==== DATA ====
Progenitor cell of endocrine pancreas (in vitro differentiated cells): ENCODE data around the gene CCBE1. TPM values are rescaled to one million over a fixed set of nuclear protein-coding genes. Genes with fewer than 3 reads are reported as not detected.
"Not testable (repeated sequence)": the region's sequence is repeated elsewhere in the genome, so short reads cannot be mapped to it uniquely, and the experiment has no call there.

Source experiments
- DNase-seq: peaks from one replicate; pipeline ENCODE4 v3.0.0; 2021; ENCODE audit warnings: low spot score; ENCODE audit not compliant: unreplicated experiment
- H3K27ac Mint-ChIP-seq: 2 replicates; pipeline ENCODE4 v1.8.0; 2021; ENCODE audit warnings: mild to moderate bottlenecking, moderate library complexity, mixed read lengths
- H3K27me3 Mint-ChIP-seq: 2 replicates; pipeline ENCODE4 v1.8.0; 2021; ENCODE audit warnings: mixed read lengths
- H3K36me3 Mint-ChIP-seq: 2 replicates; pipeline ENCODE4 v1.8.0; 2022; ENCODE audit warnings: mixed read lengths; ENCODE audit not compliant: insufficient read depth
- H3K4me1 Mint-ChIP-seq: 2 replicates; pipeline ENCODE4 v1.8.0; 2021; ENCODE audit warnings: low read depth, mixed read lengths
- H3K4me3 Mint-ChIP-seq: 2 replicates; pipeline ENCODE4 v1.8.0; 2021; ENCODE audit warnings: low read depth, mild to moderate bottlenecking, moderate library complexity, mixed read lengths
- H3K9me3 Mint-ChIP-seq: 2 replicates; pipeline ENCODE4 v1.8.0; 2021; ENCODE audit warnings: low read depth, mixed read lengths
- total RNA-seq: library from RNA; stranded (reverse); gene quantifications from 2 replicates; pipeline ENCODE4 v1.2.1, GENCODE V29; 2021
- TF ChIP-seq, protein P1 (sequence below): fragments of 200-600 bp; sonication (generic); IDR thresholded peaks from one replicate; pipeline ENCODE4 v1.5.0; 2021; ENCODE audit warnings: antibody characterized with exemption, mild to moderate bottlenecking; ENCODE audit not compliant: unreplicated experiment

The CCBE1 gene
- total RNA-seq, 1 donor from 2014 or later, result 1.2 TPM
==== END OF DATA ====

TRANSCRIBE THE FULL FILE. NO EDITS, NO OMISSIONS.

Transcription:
Progenitor cell of endocrine pancreas (in vitro differentiated cells): ENCODE data around the gene CCBE1. TPM values are rescaled to one million over a fixed set of nuclear protein-coding genes. Genes with fewer than 3 reads are reported as not detected.
"Not testable (repeated sequence)": the region's sequence is repeated elsewhere in the genome, so short reads cannot be mapped to it uniquely, and the experiment has no call there.

Source experiments
- DNase-seq: peaks from one replicate; pipeline ENCODE4 v3.0.0; 2021; ENCODE audit warnings: low spot score; ENCODE audit not compliant: unreplicated experiment
- H3K27ac Mint-ChIP-seq: 2 replicates; pipeline ENCODE4 v1.8.0; 2021; ENCODE audit warnings: mild to moderate bottlenecking, moderate library complexity, mixed read lengths
- H3K27me3 Mint-ChIP-seq: 2 replicates; pipeline ENCODE4 v1.8.0; 2021; ENCODE audit warnings: mixed read lengths
- H3K36me3 Mint-ChIP-seq: 2 replicates; pipeline ENCODE4 v1.8.0; 2022; ENCODE audit warnings: mixed read lengths; ENCODE audit not compliant: insufficient read depth
- H3K4me1 Mint-ChIP-seq: 2 replicates; pipeline ENCODE4 v1.8.0; 2021; ENCODE audit warnings: low read depth, mixed read lengths
- H3K4me3 Mint-ChIP-seq: 2 replicates; pipeline ENCODE4 v1.8.0; 2021; ENCODE audit warnings: low read depth, mild to moderate bottlenecking, moderate library complexity, mixed read lengths
- H3K9me3 Mint-ChIP-seq: 2 replicates; pipeline ENCODE4 v1.8.0; 2021; ENCODE audit warnings: low read depth, mixed read lengths
- total RNA-seq: library from RNA; stranded (reverse); gene quantifications from 2 replicates; pipeline ENCODE4 v1.2.1, GENCODE V29; 2021
- TF ChIP-seq, protein P1 (sequence below): fragments of 200-600 bp; sonication (generic); IDR thresholded peaks from one replicate; pipeline ENCODE4 v1.5.0; 2021; ENCODE audit warnings: antibody characterized with exemption, mild to moderate bottlenecking; ENCODE audit not compliant: unreplicated experiment

The CCBE1 gene
- total RNA-seq, 1 donor from 2014 or later, result 1.2 TPM